NY Times: The Long, Unhappy History of Working From Home
As the coronavirus keeps spreading, employers are convinced remote work has a bright future. Decades of setbacks suggest otherwise.
Companies large and small have been trying for decades to make working from home work. As long ago as 1985, the mainstream media was using phrases like “the growing telecommuting movement.” Peter Drucker, the management guru, declared in 1989 that “commuting to office work is obsolete.”
Telecommuting was a technology-driven innovation that seemed to offer benefits to both employees and executives. The former could eliminate ever-lengthening commutes and work the hours that suited them best. Management would save on high-priced real estate and could hire applicants who lived far from the office, deepening the talent pool.
And yet many of the ventures were eventually downsized or abandoned. Apart from IBM, companies that publicly pulled back on telecommuting over the past decade include Aetna, Best Buy, Bank of America, Yahoo, AT&T and Reddit. Remote employees often felt marginalized, which made them less loyal. Creativity, innovation and serendipity seemed to suffer.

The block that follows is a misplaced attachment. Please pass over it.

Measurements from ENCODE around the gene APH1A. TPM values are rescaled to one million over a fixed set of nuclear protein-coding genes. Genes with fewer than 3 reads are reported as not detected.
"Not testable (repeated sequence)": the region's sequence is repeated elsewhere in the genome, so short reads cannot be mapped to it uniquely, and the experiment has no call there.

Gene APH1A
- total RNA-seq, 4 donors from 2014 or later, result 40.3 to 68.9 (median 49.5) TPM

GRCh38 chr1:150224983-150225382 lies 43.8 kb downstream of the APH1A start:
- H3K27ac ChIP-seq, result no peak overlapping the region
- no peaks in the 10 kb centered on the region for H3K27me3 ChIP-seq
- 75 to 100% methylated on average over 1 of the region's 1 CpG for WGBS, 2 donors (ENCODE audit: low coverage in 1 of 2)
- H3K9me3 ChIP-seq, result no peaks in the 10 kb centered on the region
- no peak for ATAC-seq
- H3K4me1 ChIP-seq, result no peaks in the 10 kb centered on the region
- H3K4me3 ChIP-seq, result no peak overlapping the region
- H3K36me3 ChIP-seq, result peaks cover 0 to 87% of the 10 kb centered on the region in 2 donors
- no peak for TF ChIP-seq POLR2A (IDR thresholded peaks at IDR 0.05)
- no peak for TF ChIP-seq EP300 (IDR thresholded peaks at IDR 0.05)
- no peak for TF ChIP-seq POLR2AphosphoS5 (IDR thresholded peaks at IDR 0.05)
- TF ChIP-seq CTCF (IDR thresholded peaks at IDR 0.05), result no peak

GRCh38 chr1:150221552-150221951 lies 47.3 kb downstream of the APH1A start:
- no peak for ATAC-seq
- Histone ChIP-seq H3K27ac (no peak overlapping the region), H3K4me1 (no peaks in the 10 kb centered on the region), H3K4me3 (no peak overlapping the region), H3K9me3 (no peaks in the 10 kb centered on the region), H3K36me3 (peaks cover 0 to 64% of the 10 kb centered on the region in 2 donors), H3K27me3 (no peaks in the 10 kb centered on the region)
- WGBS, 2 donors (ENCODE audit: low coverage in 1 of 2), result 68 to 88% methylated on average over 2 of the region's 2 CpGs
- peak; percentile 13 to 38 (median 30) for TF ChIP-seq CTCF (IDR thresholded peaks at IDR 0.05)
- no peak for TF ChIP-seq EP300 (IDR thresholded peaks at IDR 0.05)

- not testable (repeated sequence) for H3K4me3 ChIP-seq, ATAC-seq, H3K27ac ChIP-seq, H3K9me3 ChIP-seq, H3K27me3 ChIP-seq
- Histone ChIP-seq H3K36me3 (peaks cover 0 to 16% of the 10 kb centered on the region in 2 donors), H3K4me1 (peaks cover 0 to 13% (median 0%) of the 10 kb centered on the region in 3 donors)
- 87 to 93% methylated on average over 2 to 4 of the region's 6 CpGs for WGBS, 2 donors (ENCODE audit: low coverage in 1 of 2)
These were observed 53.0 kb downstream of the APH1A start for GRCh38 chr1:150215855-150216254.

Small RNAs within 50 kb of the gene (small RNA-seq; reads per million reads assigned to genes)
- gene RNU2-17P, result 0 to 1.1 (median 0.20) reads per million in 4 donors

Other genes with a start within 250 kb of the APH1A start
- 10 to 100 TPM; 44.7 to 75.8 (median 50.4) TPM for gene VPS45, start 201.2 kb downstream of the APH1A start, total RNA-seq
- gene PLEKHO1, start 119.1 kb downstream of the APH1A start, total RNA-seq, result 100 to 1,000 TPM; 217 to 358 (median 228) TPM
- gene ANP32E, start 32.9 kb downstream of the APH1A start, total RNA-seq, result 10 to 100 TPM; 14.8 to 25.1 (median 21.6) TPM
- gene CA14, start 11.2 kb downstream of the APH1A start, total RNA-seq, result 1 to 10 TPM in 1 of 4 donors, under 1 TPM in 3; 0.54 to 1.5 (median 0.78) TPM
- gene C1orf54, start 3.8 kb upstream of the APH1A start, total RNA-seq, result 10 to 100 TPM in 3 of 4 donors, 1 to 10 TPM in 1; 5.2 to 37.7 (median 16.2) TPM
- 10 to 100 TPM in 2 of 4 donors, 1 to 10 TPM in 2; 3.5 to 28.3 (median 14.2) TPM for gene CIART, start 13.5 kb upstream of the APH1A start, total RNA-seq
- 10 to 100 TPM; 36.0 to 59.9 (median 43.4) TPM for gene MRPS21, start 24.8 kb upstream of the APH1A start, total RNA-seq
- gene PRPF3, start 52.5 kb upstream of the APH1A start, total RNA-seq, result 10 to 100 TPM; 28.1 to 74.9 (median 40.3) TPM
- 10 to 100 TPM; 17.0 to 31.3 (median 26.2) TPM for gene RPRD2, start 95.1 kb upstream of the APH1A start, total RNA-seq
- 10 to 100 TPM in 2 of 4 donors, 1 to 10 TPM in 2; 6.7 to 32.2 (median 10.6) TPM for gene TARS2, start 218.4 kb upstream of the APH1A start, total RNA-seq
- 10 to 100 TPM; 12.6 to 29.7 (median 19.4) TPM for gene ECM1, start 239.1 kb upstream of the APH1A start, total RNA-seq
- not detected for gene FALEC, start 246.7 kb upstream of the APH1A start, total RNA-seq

Marissa Mayer, the chief executive of Yahoo, created a furor when she forced employees back into offices in 2013. “Some of the best decisions and insights come from hallway and cafeteria discussions, meeting new people and impromptu team meetings,” a company memo explained.
We expect that employees will continue to be more and more disenchanted with working from home exclusively as months tick by. While working from home has its conveniences (hello no commute time!), it also has significant drawbacks, namely a lack of boundaries between personal and work life, and a lack of synergy with coworkers.
We expect employees would prefer the flexibility a hybrid work style setup would give; one where they have both the ability to work from home, as well as the access to the office if they need it.
So where does that leave employers? In light of COVID-19 realities, it’s foolish to think that a “one size fits all” will work for all businesses or its employees. By giving employees flexibility around the way in which they work, businesses will likely retain more employees than those that force one particular work style on everyone. While this hybrid approach may lend itself to a smaller, reimagined workspace, it doesn’t eliminate the need for it entirely.
What about you? What do you want in a workspace….all office, all virtual, a hybrid approach, or an entirely different solution? Comment below with your thoughts.